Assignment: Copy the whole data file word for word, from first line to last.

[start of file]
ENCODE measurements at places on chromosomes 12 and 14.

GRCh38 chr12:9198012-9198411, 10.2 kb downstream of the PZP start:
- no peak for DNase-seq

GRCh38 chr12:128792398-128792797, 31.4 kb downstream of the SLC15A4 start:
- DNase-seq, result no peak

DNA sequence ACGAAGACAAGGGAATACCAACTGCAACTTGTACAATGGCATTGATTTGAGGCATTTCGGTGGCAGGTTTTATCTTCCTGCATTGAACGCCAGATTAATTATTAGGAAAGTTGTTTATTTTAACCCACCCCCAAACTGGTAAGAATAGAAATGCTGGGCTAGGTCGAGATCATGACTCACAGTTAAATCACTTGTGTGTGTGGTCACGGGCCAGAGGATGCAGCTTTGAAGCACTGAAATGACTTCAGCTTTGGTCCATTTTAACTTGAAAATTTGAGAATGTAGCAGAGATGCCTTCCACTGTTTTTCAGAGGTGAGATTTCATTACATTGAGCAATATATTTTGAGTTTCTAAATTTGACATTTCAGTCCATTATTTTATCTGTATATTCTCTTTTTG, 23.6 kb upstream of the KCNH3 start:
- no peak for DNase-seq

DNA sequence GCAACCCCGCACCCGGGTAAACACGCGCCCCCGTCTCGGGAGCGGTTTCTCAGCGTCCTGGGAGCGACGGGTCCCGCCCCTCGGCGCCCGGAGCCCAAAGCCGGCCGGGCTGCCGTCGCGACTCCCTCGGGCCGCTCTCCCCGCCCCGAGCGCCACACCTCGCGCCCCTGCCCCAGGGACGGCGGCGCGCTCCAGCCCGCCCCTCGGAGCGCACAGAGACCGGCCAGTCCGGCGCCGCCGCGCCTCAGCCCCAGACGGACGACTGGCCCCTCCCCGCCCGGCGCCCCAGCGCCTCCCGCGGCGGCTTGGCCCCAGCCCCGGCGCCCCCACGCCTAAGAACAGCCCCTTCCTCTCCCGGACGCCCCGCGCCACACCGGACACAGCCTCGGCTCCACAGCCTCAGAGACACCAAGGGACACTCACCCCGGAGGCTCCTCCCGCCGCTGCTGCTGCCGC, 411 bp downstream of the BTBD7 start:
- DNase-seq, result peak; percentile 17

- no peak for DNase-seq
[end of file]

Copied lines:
ENCODE measurements at places on chromosomes 12 and 14.

GRCh38 chr12:9198012-9198411, 10.2 kb downstream of the PZP start:
- no peak for DNase-seq

GRCh38 chr12:128792398-128792797, 31.4 kb downstream of the SLC15A4 start:
- DNase-seq, result no peak

DNA sequence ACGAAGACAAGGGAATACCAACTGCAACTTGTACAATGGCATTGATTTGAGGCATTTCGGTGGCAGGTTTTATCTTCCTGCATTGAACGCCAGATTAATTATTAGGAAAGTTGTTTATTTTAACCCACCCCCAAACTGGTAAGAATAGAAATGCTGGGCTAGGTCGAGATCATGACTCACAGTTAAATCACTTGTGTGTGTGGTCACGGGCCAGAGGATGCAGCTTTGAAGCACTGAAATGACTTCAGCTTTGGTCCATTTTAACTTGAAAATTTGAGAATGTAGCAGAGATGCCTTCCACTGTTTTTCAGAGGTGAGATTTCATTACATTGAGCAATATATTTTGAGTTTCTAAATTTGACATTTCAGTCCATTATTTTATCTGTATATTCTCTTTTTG, 23.6 kb upstream of the KCNH3 start:
- no peak for DNase-seq

DNA sequence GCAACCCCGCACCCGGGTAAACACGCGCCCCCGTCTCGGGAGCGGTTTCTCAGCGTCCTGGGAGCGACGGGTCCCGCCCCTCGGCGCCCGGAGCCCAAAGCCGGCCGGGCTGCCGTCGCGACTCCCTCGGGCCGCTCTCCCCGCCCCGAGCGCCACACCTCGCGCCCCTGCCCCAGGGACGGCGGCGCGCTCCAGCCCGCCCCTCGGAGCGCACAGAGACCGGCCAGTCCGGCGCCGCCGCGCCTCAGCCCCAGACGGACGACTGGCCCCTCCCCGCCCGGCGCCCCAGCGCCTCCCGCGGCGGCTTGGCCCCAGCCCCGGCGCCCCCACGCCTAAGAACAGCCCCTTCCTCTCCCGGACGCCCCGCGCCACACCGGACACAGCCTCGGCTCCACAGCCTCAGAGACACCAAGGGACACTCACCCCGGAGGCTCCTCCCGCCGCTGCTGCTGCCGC, 411 bp downstream of the BTBD7 start:
- DNase-seq, result peak; percentile 17

- no peak for DNase-seq